Oversleeping, Depression and how Psychotherapy can help
Updated: Nov 17
Oversleeping and Depression
People experiencing depression may often oversleep. Oversleeping can be understood as having more than nine hours of sleep within 24 hours, inclusive of naps. Oversleeping is linked to depression as sleeping may become an unconscious means of coping with feelings of meaninglessness, hopelessness or loss. When you are depressed, you may feel there is nothing worth waking up for or you may feel that being unconscious is preferable to waking up to a painful reality.
What is oversleeping and why does it make you more tired?
Ironically, oversleeping creates more feelings of fatigue throughout the day, leading to drowsiness, a lack of mental clarity, headaches and napping. There are a number of reasons why oversleeping leads to feeling more tired including the possibility of waking up during your final, deepest REM cycle which produces high levels of melatonin and therefore leads to grogginess.
Oversleeping also impacts your circadian rhythm, which is a biological, internal ‘body clock’ which tells your body when to rise and sleep. This is controlled by the part of the brain called the hypothalamus which also regulates hunger, thirst and sweat. When you oversleep, you disturb your circadian rhythm and so your body may have been ‘awake’ many hours prior to your waking following oversleeping.
The exhausting cycle of oversleeping and depression
Depression may cause the desire to oversleep as a means of escaping a painful reality upon waking. Oversleeping also exacerbates the feelings symptoms of depression which are characterized by persistent feelings of hopelessness, frustration and a lack of interest in daily activities. This occurs because the drowsiness induced from oversleeping can create similar feelings of disengagement and feeling “at a distance” from the world.
Oversleeping can also induce feelings of shame, as individuals may criticize themselves as being “lazy” or “unproductive”. Feeling negatively towards yourself is already a key experience in depression, and therefore oversleeping can injure self-esteem and lead to more desire to withdraw from life.
What can I do?
Oversleeping can create a negative feedback loop with depression and should be addressed to reduce the intensity of symptoms of depression. Adults should sleep between 7-8 solid hours of sleep, whilst teens benefit from 8-10. A good rule of thumb to figure out what works for you, is to find the amount of sleep which allow for consistent alertness throughout the day – particularly look out for sustained energy following a meal.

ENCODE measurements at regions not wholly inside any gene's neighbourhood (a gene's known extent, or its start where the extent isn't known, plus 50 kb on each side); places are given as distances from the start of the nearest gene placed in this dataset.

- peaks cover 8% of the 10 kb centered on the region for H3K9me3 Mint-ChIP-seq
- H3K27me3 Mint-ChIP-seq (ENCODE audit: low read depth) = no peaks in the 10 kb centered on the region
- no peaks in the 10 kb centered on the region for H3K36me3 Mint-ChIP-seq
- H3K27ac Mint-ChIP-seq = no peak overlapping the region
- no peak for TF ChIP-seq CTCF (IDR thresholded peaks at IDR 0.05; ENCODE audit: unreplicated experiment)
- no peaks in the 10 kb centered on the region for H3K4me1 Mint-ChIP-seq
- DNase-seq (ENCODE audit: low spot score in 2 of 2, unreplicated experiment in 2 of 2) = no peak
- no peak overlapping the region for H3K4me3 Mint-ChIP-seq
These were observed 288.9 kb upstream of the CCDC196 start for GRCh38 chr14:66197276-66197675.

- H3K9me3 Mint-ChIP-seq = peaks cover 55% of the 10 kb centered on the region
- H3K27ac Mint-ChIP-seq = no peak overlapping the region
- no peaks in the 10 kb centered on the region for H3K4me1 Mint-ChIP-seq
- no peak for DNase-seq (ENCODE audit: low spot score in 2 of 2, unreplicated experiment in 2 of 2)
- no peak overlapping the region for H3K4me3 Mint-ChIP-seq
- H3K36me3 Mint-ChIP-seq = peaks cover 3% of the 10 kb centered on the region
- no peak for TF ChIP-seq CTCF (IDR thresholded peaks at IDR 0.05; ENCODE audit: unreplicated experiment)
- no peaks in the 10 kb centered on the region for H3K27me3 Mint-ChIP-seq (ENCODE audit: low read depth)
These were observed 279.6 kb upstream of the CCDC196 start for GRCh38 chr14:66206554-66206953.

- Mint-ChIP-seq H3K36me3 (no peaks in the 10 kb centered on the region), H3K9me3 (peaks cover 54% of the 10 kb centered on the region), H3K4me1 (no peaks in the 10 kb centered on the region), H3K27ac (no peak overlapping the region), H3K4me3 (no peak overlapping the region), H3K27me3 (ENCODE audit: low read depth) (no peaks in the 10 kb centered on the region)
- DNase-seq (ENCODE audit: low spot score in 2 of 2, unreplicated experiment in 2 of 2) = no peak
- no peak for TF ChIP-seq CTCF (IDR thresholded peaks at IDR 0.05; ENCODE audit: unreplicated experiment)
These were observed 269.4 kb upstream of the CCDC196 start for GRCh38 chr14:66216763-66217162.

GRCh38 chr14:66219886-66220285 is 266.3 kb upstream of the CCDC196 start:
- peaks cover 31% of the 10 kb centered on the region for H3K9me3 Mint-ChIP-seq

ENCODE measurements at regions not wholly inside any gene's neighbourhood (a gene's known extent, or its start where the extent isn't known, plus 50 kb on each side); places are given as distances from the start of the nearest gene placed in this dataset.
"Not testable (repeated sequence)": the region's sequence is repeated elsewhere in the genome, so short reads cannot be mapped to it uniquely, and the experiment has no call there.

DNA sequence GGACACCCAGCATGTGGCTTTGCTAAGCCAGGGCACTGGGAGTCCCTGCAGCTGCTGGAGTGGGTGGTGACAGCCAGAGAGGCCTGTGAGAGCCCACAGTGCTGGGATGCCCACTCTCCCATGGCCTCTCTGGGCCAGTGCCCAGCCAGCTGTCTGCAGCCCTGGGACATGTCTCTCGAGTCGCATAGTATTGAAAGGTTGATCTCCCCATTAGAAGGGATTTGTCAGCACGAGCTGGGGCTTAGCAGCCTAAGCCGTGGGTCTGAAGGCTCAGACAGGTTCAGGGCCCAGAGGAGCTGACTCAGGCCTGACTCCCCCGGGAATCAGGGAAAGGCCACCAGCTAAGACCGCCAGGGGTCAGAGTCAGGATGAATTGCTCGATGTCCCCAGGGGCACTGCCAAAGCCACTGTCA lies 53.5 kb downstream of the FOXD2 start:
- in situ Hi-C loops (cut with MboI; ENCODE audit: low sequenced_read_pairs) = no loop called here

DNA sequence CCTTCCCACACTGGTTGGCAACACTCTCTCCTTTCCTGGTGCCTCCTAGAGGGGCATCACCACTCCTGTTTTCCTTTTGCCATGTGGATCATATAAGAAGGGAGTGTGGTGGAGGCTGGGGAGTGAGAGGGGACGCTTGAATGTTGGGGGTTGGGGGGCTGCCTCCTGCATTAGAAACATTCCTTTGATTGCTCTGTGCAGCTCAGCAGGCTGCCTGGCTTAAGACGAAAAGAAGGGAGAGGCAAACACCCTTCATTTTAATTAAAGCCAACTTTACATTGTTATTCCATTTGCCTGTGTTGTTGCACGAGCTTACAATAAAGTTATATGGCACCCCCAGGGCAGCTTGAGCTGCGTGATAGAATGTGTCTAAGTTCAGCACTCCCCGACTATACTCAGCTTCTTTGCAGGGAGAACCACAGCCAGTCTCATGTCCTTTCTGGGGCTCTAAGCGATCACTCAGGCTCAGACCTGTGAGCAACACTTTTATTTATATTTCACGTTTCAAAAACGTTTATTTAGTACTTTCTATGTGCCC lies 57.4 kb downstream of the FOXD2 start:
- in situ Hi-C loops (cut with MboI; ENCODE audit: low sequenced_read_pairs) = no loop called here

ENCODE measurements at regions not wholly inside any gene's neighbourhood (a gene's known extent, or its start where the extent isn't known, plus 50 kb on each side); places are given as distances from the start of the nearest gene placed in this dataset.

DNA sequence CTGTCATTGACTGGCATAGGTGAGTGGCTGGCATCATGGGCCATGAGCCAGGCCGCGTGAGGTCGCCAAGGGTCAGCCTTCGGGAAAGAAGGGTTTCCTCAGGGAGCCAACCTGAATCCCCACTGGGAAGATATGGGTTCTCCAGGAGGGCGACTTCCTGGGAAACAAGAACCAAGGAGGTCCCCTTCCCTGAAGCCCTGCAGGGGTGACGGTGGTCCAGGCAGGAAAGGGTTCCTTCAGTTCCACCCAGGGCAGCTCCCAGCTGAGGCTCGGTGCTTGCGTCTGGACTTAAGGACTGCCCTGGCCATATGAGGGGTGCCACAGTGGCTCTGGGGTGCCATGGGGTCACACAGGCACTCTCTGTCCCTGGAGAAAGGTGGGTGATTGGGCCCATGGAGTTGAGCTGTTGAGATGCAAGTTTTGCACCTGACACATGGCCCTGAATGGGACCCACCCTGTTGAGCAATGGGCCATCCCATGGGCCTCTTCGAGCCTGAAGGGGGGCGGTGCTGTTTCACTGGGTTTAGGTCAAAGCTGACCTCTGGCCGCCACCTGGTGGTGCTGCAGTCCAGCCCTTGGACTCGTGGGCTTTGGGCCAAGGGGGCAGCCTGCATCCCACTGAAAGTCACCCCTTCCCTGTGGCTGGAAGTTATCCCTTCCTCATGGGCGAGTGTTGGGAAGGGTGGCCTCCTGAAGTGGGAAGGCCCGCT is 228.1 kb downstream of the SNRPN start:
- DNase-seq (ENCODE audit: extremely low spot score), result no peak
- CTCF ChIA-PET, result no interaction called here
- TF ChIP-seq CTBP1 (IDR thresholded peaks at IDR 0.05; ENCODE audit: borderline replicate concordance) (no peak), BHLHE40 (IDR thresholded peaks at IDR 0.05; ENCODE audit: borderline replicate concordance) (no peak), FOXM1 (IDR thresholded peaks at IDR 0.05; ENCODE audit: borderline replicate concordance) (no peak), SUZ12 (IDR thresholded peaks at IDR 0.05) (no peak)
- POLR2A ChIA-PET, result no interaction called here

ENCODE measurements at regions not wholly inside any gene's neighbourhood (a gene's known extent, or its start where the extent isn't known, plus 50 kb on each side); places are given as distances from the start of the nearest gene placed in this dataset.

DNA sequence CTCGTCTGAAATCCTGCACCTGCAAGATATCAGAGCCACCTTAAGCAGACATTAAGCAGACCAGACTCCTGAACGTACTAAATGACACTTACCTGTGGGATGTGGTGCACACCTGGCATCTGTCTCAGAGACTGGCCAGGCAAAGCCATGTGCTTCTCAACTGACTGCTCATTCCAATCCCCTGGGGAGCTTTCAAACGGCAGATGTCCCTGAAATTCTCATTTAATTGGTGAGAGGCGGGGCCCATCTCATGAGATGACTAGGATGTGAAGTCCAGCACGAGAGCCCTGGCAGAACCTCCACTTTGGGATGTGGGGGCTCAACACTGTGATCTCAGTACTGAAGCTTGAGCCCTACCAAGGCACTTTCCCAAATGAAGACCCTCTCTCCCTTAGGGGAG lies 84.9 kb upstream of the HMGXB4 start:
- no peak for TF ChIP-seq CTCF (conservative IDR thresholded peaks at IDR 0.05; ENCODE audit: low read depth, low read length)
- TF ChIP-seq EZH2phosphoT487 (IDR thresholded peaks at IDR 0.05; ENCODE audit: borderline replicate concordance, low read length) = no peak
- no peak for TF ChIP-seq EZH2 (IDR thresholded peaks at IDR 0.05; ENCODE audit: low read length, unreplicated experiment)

To address oversleeping, the following guidelines are recommendable -
1. Create a sleep schedule.
Begin waking up and falling asleep at the same time everyday.
Even on weekends, do not exceed 9 hours of sleep.
Use apps to support a sleep schedule – such as the inbuilt function in Apple Health.
2. Utilise the sun.
Our bodies take evolutionary cues from daylight and nightfall to sleep. Your optic nerve senses sunlight in the morning and releases chemicals including cortisol to begin to wake you up. In compliment, nightfall induces melatonin production which brings on sleepiness. One way to utilize this natural cycle, is to sleep with blinds open or partially open. Alternatively, getting outside and allowing light to enter your eyes in the morning will kick start your circadian cycle and support feeling sleepy later in the day.
3. Avoid Caffeine
Most people believe the myth that caffeine gives you energy, but caffeine actually works through blocking your adenosine receptors, which prevents feelings of fatigue. Adenosine otherwise accumulates throughout the day and leads to increasing feelings of fatigue by bedtime. People have different sensitivity to caffeine and metabolic rates, so for some people not drinking caffeine 6 hours prior to sleep is enough to ensure sleepiness, whereas more sensitive people may benefit from giving up caffeine all together or not drinking coffee past midday.
4. See a therapist.
Addressing oversleeping and depression may take some extra support from a psychotherapist or psychologist. As the biological effects of oversleeping may be impacting your symptoms of depression, fixing your sleep will help you to begin feeling better. Nonetheless, sleep aside, depression is a debilitating experience which deserves support and understanding. An experienced therapist can help you to understand why you are feeling the way you are feeling and lead to lasting change.
How can psychotherapy help with depression?
Psychotherapy offers effective treatments for depression which resolve both acute and long-term experiences of low mood. The reasons for depression vary from person to person, although there are some common factors including loss and developmental environments which were harshly critical. At The Spring Clinic, our psychotherapists take the time to understand the unique causal factors to experiences of low mood, lack of motivation, meaninglessness and low self-esteem. Making sense of person’s unique experience of depression is a key part of psychotherapy, as through the collaborative conversations and reflections upon history, clients gain insight into the reasons for the unhappiness and naturally, change begins to be possible.